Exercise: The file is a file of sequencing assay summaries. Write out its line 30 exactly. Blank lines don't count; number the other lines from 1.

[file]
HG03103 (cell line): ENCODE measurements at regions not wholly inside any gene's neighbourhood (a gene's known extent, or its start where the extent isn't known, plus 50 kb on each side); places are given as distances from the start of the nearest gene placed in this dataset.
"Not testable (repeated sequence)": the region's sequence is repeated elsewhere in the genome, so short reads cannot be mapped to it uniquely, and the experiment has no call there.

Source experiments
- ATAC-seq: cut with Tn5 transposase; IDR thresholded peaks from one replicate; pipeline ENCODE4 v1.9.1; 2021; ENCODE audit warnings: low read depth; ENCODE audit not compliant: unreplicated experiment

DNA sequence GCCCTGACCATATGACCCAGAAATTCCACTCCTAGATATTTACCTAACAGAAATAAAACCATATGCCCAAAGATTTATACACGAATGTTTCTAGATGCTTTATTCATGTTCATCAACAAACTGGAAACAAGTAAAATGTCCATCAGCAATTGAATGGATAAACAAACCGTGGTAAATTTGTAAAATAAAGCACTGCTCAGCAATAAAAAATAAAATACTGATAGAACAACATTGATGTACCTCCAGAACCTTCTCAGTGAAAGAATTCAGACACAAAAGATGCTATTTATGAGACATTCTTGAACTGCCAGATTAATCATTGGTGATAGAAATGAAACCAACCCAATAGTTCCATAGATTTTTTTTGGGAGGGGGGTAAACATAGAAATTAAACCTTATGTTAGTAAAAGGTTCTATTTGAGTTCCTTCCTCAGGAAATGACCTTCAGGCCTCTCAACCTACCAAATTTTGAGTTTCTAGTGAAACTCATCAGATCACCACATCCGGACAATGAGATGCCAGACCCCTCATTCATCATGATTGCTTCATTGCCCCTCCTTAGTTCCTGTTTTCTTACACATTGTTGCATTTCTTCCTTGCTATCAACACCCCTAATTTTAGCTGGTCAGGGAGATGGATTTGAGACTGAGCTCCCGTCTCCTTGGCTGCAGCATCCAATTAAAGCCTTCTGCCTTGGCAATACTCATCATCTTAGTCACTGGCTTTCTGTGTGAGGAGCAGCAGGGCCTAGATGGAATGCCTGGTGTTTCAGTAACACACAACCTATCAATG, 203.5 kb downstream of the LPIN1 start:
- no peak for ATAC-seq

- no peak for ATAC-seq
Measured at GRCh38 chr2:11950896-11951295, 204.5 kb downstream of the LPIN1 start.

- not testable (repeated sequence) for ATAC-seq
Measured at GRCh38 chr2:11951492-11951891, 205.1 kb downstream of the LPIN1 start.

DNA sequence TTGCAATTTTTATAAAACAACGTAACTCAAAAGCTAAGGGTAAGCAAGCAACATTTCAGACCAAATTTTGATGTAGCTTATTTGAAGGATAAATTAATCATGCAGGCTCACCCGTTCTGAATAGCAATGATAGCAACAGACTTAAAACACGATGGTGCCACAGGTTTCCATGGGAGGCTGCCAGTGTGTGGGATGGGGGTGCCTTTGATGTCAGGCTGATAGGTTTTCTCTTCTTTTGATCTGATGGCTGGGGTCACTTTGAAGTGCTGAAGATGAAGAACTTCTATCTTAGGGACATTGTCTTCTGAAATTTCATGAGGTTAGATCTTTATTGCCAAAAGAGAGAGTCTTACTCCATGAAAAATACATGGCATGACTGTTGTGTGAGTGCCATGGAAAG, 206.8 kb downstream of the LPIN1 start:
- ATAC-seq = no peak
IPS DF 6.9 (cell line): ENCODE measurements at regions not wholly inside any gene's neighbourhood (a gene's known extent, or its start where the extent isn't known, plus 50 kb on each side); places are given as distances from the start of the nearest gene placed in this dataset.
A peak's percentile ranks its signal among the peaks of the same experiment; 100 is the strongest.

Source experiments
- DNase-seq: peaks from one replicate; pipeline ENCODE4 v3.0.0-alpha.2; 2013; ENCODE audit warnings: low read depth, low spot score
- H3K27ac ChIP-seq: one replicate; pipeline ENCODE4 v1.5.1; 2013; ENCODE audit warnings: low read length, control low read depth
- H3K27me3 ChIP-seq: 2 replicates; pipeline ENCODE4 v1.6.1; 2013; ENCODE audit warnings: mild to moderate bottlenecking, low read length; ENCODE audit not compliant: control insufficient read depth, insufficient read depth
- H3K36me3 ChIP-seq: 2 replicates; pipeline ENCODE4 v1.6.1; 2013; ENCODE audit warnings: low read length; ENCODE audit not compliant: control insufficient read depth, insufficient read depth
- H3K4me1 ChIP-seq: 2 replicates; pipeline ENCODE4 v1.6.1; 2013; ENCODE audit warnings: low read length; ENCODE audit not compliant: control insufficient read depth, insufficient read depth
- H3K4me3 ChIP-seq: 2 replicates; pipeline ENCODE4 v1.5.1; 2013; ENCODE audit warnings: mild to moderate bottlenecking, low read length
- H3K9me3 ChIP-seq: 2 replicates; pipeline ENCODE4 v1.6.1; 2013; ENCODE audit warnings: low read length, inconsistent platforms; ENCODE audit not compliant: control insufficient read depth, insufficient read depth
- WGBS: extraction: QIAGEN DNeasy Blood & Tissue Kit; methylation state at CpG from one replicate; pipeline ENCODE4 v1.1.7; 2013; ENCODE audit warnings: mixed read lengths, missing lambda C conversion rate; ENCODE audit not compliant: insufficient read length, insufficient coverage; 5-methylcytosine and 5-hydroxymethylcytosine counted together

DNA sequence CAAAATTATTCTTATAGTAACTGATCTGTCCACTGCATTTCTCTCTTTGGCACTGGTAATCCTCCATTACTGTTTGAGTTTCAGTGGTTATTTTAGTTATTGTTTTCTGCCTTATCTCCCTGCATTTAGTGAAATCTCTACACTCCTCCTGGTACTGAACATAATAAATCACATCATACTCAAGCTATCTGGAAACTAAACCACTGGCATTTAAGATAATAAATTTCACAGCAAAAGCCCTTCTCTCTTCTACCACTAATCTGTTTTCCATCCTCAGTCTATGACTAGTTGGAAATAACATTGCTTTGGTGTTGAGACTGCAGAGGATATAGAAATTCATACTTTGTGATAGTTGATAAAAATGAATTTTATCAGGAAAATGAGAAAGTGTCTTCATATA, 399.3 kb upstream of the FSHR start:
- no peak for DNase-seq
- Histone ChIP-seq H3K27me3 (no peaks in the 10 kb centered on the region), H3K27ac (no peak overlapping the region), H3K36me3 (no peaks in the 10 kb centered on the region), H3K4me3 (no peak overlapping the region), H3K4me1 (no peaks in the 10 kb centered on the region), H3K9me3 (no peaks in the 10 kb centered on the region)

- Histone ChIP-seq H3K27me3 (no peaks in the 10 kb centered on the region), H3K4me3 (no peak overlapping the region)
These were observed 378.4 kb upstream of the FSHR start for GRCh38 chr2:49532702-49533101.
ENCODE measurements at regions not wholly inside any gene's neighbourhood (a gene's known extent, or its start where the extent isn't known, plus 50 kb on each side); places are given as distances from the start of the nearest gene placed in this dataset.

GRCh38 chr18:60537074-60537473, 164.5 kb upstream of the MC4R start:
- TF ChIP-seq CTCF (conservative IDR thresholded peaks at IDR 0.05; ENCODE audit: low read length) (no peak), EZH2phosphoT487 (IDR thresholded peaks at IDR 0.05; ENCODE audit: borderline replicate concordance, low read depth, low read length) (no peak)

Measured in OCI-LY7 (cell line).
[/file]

GRCh38 chr18:60537074-60537473, 164.5 kb upstream of the MC4R start: